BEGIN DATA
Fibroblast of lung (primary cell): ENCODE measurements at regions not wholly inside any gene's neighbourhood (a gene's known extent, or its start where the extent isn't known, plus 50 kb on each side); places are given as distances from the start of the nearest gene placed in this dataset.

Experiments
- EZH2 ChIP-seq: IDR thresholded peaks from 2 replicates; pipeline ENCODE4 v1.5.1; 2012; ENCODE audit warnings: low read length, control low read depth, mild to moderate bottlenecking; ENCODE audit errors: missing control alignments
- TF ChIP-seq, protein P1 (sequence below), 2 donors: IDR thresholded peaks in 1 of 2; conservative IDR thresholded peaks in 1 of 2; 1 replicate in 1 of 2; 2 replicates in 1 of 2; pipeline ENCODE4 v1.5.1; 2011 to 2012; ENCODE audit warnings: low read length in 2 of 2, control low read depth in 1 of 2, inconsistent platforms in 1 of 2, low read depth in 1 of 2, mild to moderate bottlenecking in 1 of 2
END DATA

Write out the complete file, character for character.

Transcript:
Fibroblast of lung (primary cell): ENCODE measurements at regions not wholly inside any gene's neighbourhood (a gene's known extent, or its start where the extent isn't known, plus 50 kb on each side); places are given as distances from the start of the nearest gene placed in this dataset.

Experiments
- EZH2 ChIP-seq: IDR thresholded peaks from 2 replicates; pipeline ENCODE4 v1.5.1; 2012; ENCODE audit warnings: low read length, control low read depth, mild to moderate bottlenecking; ENCODE audit errors: missing control alignments
- TF ChIP-seq, protein P1 (sequence below), 2 donors: IDR thresholded peaks in 1 of 2; conservative IDR thresholded peaks in 1 of 2; 1 replicate in 1 of 2; 2 replicates in 1 of 2; pipeline ENCODE4 v1.5.1; 2011 to 2012; ENCODE audit warnings: low read length in 2 of 2, control low read depth in 1 of 2, inconsistent platforms in 1 of 2, low read depth in 1 of 2, mild to moderate bottlenecking in 1 of 2